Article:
College basketball: Baxter named Catawba’s women’s coach
Published 12:00 am Wednesday, August 29, 2018
By Mike London
SALISBURY — As a basketball player at Pfeiffer, Terrence Baxter was the perfect point guard, directing his teammates, steering an unstoppable offense and relentless defense.
Now Baxter, 40, is getting his first chance to orchestrate a program as a college head coach. Catawba has announced the elevation of Baxter to lead the women’s program. He’s been the program’s associate head coach for the past three seasons, waiting patiently and working diligently. Now it’s his time.
“You hope when you’re the associate head coach that you’ll eventually get a chance,” Baxter said. “It doesn’t always work out that way, but in this case it did. I’m thankful and I’m grateful.”
Baxter expressed gratitude to Catawba president Brien Lewis and AD Larry Leckonby for their trust. He’s proven his knowledge and work ethic as an assistant for a long time, but he hasn’t been a head coach since he was guiding middle schoolers in New London. That was a while back.
“Terrence has been an integral part of our women’s basketball program for the past five years and has been involved in all aspects of the program,” Leckonby said. “He was a Hall of Fame player and now is an outstanding recruiter, coach and mentor. He is a perfect fit to lead this program in 2018-19 and into the future.”
Baxter follows Angie Morton, who added Baxter to her staff in 2013 and put the wheels in motion for Baxter to eventually succeed her. Morton, who had major success at Pfeiffer before making the move to Catawba, was head coach of the Indians for 15 seasons. Under her leadership, Catawba was rarely great, but almost always was good. Catawba’s last regional appearance was in 2015 and the last South Atlantic Conference championship was in 2003-04. Morton had two 20-win seasons and 13 winning seasons. Her 238 career victories make her the winningest coach in program history.
Beyond the wins and losses, Morton had an excellent track record as far as graduation rates.
“I am forever indebted to Angie Morton because I would never have been in this position without her.” Baxter said. “I’ve got some ideas. We’ll tweak a few things here and there, and I want us to play a little faster than we have in the past. But most of what we’ll do is going to be based on the system Angie put in.”
The transition to Baxter’s leadership figures to be routine for Catawba’s returning players. They know what he expects.
The team will be practically starting over as far as building an identity, after losing flagship players Terri Rogers and Serena Brown.
The only senior listed on the roster is Elizabeth Webb, a streak-shooting reserve guard. The only juniors are Madison Hallman, a talented combo guard who has battled injuries, and guard Kaitlin Stevenson, who hasn’t played much. So Baxter’s first team is going to be sophomore-heavy. Fortunately, that’s a big, talented class, so Catawba has a chance to compete in the SAC.
“We’ll be young, but we’ll be energetic,” Baxter said.
Success has followed Baxter around.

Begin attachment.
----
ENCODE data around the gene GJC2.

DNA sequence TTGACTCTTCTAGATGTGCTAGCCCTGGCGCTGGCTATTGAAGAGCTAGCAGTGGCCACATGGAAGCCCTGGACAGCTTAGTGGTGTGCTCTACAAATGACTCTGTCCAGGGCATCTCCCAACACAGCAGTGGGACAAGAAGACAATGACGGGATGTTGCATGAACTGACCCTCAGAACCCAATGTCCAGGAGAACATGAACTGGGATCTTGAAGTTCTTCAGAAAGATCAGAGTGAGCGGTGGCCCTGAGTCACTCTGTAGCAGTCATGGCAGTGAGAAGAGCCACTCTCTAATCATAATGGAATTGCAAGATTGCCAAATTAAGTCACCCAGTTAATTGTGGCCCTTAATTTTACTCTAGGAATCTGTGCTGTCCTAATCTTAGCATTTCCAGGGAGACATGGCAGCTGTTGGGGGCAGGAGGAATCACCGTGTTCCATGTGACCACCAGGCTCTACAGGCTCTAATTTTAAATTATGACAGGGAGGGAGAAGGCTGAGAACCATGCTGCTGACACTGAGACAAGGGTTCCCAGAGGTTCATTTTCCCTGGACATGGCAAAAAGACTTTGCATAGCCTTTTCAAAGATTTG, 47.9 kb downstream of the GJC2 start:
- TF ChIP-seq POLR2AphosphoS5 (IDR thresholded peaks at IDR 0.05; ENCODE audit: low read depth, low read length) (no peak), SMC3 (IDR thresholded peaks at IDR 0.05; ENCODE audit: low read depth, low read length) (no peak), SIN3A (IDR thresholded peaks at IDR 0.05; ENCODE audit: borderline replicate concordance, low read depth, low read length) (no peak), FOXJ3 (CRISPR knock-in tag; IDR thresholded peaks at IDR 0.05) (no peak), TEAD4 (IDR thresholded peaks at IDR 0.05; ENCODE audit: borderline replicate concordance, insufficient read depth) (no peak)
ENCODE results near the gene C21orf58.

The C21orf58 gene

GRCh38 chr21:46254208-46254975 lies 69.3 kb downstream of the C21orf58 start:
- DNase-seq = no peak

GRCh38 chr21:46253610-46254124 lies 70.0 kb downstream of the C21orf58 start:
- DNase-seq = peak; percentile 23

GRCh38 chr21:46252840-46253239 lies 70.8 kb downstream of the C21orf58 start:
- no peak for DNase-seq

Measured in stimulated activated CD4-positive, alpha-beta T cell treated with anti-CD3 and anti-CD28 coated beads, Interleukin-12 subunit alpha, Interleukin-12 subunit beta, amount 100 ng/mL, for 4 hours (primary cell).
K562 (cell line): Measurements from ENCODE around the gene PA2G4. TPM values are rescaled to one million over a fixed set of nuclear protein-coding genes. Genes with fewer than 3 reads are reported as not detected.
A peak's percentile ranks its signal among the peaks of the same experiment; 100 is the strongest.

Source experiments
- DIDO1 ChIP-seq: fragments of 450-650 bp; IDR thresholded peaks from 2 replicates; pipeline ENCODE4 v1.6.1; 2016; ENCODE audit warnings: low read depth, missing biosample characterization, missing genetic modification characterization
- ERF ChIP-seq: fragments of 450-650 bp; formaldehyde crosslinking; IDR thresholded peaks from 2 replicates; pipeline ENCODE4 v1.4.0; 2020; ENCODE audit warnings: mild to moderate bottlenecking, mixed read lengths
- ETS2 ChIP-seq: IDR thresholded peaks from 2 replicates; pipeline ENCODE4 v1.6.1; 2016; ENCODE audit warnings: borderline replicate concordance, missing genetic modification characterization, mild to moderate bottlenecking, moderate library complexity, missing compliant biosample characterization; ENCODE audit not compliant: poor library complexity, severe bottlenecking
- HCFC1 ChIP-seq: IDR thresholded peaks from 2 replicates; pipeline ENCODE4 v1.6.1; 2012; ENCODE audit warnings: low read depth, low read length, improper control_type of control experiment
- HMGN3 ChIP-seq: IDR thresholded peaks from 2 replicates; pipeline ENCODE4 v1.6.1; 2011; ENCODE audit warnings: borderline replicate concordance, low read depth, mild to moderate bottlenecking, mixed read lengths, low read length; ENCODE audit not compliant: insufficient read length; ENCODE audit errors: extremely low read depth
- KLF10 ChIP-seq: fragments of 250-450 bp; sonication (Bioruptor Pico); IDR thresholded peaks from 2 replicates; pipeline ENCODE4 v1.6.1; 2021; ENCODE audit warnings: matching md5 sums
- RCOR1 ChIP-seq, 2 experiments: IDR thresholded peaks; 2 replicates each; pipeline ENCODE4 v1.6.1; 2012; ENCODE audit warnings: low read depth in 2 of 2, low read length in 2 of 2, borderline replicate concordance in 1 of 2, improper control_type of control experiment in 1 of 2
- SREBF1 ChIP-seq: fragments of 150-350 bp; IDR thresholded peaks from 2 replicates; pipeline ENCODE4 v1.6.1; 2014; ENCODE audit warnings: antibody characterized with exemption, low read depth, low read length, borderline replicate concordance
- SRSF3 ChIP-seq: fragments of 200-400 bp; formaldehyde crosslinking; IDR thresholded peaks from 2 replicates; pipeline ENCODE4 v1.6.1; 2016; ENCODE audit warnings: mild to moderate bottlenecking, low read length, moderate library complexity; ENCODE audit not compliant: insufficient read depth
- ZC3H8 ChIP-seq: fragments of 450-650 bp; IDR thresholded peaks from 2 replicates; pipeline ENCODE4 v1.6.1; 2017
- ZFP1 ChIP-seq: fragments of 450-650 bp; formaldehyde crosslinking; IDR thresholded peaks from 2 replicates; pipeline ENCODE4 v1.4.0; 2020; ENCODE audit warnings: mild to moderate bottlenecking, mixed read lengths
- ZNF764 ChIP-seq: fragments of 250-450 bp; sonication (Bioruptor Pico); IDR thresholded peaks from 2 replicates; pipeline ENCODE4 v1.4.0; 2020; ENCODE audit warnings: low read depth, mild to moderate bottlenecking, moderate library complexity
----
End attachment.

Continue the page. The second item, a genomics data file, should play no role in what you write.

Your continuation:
He enjoyed a storied, three-sport career at Thomasville High, as a basketball point guard, football receiver and baseball second baseman. His senior year (1995-96), Thomasville was a 2A state champ in football and runner-up in basketball.
Still, he was 5-foot-8 and the limited recruiting interest that he attracted was mostly for baseball.
His mother took him to Pfeiffer two weeks before school started, and Dave Davis, who was coaching the Falcons men’s basketball team then, gave him a chance. Baxter gradually rose from being deep on the bench to being a superstar on juggernaut teams. Pfeiffer went 26-5 overall and 18-0 in league play in 1999-2000 and reached the Sweet Sixteen of the D-II NCAA tournament. He was a 1,000-point scorer and ranks second in Pfeiffer history in assists and third in steals. Baxter, who graduated in 2001, was inducted into the Pfeiffer Hall of Fame in 2017.
He didn’t plunge into the coaching ranks right away after graduation, working as a counselor for troubled youngsters for several years.
Jamie Mabry, who had been a soccer player at Pfeiffer when Baxter was playing basketball there, talked him into coaching the boys team at North Stanly Middle School. Baxter’s team went 11-2, finished second, and he was hooked on coaching.
By the 2005-06 season, Baxter was on Davis’ bench as a Pfeiffer assistant. His first recruit — Thomasville’s Chris Woods — turned out to be one of the best in Pfeiffer history.
When Shannon Reid, who had starred on Morton’s teams at Pfeiffer, was hired as women’s head coach at Brevard College in 2008, she asked Baxter to be her assistant.
“I’d never thought about coaching women, but that’s where it all started,” Baxter said. “From that first practice at Brevard, I knew that’s what I needed to be doing.”
Brevard led to an assistant post at Queens. Baxter’s work at Queens brought him to Catawba.
And now he’s calling the shots, putting a staff together. Catawba will be hiring a full-time assistant to help him.
Baxter is a family guy as well as a basketball aficianado. He’s married and has four children.
“My wife, my family and my friends have made a lot of sacrifices to make this dream possible.” he said.